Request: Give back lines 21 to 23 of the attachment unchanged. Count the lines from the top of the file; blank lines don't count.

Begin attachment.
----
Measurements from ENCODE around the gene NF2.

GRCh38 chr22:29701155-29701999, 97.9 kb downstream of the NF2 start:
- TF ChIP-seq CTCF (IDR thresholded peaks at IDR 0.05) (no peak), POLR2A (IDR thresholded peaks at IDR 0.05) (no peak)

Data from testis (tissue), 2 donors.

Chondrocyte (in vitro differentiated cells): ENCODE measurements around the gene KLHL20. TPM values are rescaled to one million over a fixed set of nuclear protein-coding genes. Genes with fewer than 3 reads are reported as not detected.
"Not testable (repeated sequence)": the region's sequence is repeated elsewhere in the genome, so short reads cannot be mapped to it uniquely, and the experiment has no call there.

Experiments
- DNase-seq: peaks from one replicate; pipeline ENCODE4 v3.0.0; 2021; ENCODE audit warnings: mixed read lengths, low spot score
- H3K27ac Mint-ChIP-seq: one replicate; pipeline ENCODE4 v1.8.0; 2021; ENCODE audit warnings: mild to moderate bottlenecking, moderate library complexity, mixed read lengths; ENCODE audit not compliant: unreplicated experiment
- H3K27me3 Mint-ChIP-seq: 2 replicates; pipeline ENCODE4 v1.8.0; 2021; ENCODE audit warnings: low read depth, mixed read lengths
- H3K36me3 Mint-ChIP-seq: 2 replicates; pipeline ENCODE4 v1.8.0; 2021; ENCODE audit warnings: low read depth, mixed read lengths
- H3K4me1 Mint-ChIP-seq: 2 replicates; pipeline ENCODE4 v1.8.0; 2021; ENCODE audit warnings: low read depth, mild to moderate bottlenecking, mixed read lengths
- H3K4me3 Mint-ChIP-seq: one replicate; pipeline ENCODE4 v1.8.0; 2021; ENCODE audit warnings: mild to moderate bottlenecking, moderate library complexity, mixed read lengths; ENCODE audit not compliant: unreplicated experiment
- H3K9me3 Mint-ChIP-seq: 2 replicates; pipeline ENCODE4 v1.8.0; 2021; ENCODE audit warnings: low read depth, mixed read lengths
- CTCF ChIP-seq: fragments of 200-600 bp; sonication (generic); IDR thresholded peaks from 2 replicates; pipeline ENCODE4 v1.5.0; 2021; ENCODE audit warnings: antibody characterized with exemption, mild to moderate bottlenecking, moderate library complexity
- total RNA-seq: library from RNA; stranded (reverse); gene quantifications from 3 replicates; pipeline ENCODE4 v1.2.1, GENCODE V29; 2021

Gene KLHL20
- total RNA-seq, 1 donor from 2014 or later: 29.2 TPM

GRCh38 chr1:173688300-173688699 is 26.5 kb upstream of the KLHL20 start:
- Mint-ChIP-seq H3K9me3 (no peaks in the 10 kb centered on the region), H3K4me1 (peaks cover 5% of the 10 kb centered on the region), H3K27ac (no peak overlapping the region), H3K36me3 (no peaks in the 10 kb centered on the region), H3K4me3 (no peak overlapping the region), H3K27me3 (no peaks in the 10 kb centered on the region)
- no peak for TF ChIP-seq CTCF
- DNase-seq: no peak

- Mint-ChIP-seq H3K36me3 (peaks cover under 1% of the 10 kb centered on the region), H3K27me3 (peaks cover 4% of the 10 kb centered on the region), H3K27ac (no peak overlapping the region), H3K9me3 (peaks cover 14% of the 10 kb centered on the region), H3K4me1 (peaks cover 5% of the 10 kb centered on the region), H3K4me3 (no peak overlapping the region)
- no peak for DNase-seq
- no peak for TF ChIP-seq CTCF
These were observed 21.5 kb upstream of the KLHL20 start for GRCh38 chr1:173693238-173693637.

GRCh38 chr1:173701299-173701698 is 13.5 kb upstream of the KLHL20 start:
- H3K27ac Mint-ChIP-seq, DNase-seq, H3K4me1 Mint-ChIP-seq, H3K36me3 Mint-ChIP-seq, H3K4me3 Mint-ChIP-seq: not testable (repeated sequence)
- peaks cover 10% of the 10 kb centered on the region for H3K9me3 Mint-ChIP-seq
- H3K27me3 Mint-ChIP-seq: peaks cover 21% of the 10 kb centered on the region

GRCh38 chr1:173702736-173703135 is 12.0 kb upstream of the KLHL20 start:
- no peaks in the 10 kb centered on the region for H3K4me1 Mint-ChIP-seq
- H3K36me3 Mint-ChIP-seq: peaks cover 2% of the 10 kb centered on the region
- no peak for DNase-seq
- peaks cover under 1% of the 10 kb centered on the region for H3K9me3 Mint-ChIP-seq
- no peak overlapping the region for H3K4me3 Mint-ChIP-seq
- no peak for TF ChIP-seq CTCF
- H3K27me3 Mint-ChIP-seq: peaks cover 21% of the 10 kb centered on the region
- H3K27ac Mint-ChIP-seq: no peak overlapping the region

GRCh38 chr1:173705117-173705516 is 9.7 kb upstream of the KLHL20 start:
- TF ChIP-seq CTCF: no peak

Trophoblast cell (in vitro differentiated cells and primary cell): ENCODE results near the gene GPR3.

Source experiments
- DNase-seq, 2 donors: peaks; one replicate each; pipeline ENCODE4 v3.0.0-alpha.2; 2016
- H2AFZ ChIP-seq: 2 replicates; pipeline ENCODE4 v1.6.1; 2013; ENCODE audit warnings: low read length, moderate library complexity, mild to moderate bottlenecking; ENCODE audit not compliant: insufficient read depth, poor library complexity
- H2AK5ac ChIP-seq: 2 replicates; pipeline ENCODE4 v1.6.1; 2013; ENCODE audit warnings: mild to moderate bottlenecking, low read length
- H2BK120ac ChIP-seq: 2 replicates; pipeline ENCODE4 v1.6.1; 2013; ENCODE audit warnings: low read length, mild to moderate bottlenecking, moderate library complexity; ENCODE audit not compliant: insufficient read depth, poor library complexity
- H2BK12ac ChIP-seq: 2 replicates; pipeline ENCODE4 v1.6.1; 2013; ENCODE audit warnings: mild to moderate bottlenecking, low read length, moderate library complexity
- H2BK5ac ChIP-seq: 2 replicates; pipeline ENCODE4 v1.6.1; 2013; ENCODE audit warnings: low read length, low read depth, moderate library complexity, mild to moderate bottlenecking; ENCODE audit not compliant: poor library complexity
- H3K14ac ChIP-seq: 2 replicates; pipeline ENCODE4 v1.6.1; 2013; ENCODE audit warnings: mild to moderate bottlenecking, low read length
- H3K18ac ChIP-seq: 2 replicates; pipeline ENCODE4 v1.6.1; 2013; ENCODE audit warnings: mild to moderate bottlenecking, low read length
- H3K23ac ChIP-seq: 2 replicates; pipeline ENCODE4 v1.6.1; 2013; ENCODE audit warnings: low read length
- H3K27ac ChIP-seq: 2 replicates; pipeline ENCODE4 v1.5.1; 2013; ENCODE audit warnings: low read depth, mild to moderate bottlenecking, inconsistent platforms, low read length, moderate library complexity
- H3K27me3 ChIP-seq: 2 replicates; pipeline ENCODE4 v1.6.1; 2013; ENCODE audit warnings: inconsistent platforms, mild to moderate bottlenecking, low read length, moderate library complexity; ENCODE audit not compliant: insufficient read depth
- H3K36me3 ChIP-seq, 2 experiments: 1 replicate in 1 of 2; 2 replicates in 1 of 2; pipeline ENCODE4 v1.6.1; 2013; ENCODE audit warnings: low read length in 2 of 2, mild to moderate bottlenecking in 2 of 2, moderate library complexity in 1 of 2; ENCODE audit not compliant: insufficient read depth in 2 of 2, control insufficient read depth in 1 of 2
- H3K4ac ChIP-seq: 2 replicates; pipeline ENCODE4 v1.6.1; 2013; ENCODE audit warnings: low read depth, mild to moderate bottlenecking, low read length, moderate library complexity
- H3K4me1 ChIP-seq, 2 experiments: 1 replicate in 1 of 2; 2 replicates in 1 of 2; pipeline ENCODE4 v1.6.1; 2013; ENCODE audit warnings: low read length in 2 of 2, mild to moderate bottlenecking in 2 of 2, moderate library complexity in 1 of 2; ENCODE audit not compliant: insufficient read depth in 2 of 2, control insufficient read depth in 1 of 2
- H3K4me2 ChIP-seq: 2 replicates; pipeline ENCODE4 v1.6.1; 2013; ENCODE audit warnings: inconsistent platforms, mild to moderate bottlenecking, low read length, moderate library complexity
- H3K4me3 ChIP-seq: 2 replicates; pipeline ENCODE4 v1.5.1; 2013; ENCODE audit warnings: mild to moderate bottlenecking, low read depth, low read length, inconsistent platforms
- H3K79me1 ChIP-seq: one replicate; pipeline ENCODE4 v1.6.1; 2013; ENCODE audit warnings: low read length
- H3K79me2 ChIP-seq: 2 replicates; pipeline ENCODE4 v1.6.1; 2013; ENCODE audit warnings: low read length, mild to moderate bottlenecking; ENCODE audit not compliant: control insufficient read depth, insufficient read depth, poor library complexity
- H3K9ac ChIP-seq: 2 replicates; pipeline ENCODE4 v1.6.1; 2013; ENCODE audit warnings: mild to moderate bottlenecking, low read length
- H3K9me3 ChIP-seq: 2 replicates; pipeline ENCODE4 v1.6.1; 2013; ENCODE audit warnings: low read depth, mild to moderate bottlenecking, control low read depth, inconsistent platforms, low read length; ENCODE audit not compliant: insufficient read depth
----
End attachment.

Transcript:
- no peak for TF ChIP-seq CTCF
- DNase-seq: no peak

- Mint-ChIP-seq H3K36me3 (peaks cover under 1% of the 10 kb centered on the region), H3K27me3 (peaks cover 4% of the 10 kb centered on the region), H3K27ac (no peak overlapping the region), H3K9me3 (peaks cover 14% of the 10 kb centered on the region), H3K4me1 (peaks cover 5% of the 10 kb centered on the region), H3K4me3 (no peak overlapping the region)